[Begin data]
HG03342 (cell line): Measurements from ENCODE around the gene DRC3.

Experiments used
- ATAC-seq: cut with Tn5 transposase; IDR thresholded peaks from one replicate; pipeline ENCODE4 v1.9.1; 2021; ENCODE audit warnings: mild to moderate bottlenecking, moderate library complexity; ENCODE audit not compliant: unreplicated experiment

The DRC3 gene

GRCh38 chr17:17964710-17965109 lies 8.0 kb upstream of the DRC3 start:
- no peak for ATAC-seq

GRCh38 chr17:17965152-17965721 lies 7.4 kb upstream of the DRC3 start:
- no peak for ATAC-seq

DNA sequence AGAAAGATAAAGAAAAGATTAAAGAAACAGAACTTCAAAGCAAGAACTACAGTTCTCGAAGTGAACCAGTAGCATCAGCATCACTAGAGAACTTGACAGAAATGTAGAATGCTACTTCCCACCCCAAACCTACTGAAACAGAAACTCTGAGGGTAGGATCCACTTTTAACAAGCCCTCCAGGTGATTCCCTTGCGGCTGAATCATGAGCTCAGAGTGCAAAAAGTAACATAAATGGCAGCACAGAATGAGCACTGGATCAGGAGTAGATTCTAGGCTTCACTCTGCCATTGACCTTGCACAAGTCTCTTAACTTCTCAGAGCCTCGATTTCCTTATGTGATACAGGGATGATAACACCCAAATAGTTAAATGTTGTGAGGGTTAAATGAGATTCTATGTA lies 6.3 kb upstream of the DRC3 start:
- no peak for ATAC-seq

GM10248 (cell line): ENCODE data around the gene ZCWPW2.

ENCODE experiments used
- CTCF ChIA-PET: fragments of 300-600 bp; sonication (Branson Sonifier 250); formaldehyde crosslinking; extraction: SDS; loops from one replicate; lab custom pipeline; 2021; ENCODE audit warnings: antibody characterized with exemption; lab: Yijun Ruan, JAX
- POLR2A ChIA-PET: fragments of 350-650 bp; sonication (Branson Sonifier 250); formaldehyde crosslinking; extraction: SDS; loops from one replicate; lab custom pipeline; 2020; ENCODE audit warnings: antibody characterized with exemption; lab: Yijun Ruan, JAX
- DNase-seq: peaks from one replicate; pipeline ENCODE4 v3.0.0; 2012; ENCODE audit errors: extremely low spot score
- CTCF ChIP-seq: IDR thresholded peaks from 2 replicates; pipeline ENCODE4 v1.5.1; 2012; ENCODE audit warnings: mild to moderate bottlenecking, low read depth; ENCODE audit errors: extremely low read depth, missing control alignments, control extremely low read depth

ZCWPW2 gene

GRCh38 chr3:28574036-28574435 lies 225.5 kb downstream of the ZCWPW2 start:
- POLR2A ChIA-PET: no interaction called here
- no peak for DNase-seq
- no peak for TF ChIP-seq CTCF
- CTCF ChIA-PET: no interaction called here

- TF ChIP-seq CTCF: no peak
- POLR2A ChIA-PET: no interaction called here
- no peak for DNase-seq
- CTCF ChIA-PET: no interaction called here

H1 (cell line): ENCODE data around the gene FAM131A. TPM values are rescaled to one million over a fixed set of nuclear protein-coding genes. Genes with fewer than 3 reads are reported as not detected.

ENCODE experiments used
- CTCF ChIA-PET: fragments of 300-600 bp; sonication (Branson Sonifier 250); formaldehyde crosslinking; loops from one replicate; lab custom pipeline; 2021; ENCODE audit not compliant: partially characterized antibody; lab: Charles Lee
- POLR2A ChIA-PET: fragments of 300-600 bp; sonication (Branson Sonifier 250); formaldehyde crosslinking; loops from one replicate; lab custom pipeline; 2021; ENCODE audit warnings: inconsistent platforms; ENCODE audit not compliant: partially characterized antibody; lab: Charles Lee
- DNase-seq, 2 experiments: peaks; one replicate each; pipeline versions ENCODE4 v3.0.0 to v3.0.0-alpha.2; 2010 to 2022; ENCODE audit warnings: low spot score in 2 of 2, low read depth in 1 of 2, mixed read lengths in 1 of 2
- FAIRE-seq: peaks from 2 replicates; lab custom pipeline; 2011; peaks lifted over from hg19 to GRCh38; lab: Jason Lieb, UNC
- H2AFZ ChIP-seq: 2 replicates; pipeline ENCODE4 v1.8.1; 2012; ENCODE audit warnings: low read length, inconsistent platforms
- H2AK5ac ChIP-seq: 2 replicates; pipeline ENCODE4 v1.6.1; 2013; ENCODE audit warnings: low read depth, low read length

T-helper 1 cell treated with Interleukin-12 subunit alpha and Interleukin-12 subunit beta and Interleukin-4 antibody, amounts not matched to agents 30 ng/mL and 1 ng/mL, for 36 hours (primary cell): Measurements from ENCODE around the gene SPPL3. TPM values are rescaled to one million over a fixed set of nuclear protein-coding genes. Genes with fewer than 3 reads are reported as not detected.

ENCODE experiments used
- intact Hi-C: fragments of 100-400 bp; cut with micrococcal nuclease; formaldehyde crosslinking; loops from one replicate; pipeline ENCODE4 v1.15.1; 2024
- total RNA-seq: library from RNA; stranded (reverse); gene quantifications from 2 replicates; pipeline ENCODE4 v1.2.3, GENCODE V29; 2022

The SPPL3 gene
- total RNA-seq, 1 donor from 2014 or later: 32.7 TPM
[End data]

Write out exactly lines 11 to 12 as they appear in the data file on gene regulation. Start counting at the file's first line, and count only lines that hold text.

GM10248 (cell line): ENCODE data around the gene ZCWPW2.

ENCODE experiments used